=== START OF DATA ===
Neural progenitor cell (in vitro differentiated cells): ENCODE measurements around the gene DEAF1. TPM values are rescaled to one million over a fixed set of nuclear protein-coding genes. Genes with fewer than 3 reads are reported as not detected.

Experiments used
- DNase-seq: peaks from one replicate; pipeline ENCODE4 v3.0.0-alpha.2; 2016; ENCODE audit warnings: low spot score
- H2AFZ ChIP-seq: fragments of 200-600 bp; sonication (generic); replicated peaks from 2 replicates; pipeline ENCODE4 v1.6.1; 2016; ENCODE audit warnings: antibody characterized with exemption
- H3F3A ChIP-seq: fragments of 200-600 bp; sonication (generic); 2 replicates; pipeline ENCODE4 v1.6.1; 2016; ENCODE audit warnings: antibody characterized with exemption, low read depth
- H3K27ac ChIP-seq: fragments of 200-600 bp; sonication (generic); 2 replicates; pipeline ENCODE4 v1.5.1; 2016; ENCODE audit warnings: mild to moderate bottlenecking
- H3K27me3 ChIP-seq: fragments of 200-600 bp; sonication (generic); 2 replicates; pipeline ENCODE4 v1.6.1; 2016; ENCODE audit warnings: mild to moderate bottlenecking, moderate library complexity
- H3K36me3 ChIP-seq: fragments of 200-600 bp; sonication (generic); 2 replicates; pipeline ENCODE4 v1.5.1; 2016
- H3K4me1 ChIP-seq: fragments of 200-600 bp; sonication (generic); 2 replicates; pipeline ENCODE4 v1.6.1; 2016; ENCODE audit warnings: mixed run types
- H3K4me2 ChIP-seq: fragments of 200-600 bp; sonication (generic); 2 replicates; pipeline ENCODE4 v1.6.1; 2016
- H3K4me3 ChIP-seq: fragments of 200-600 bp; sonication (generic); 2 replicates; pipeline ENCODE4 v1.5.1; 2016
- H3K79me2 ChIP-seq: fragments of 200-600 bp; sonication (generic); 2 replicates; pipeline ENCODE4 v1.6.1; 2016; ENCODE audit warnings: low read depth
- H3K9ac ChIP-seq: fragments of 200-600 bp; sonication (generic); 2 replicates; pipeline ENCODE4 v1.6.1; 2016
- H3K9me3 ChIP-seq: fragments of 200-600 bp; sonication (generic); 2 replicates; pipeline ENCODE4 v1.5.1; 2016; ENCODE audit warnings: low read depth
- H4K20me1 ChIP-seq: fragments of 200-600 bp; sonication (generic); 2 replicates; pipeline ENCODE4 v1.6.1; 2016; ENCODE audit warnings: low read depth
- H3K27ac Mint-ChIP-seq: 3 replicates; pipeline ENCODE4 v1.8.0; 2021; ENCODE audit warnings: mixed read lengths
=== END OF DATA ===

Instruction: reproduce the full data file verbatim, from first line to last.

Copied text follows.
Neural progenitor cell (in vitro differentiated cells): ENCODE measurements around the gene DEAF1. TPM values are rescaled to one million over a fixed set of nuclear protein-coding genes. Genes with fewer than 3 reads are reported as not detected.

Experiments used
- DNase-seq: peaks from one replicate; pipeline ENCODE4 v3.0.0-alpha.2; 2016; ENCODE audit warnings: low spot score
- H2AFZ ChIP-seq: fragments of 200-600 bp; sonication (generic); replicated peaks from 2 replicates; pipeline ENCODE4 v1.6.1; 2016; ENCODE audit warnings: antibody characterized with exemption
- H3F3A ChIP-seq: fragments of 200-600 bp; sonication (generic); 2 replicates; pipeline ENCODE4 v1.6.1; 2016; ENCODE audit warnings: antibody characterized with exemption, low read depth
- H3K27ac ChIP-seq: fragments of 200-600 bp; sonication (generic); 2 replicates; pipeline ENCODE4 v1.5.1; 2016; ENCODE audit warnings: mild to moderate bottlenecking
- H3K27me3 ChIP-seq: fragments of 200-600 bp; sonication (generic); 2 replicates; pipeline ENCODE4 v1.6.1; 2016; ENCODE audit warnings: mild to moderate bottlenecking, moderate library complexity
- H3K36me3 ChIP-seq: fragments of 200-600 bp; sonication (generic); 2 replicates; pipeline ENCODE4 v1.5.1; 2016
- H3K4me1 ChIP-seq: fragments of 200-600 bp; sonication (generic); 2 replicates; pipeline ENCODE4 v1.6.1; 2016; ENCODE audit warnings: mixed run types
- H3K4me2 ChIP-seq: fragments of 200-600 bp; sonication (generic); 2 replicates; pipeline ENCODE4 v1.6.1; 2016
- H3K4me3 ChIP-seq: fragments of 200-600 bp; sonication (generic); 2 replicates; pipeline ENCODE4 v1.5.1; 2016
- H3K79me2 ChIP-seq: fragments of 200-600 bp; sonication (generic); 2 replicates; pipeline ENCODE4 v1.6.1; 2016; ENCODE audit warnings: low read depth
- H3K9ac ChIP-seq: fragments of 200-600 bp; sonication (generic); 2 replicates; pipeline ENCODE4 v1.6.1; 2016
- H3K9me3 ChIP-seq: fragments of 200-600 bp; sonication (generic); 2 replicates; pipeline ENCODE4 v1.5.1; 2016; ENCODE audit warnings: low read depth
- H4K20me1 ChIP-seq: fragments of 200-600 bp; sonication (generic); 2 replicates; pipeline ENCODE4 v1.6.1; 2016; ENCODE audit warnings: low read depth
- H3K27ac Mint-ChIP-seq: 3 replicates; pipeline ENCODE4 v1.8.0; 2021; ENCODE audit warnings: mixed read lengths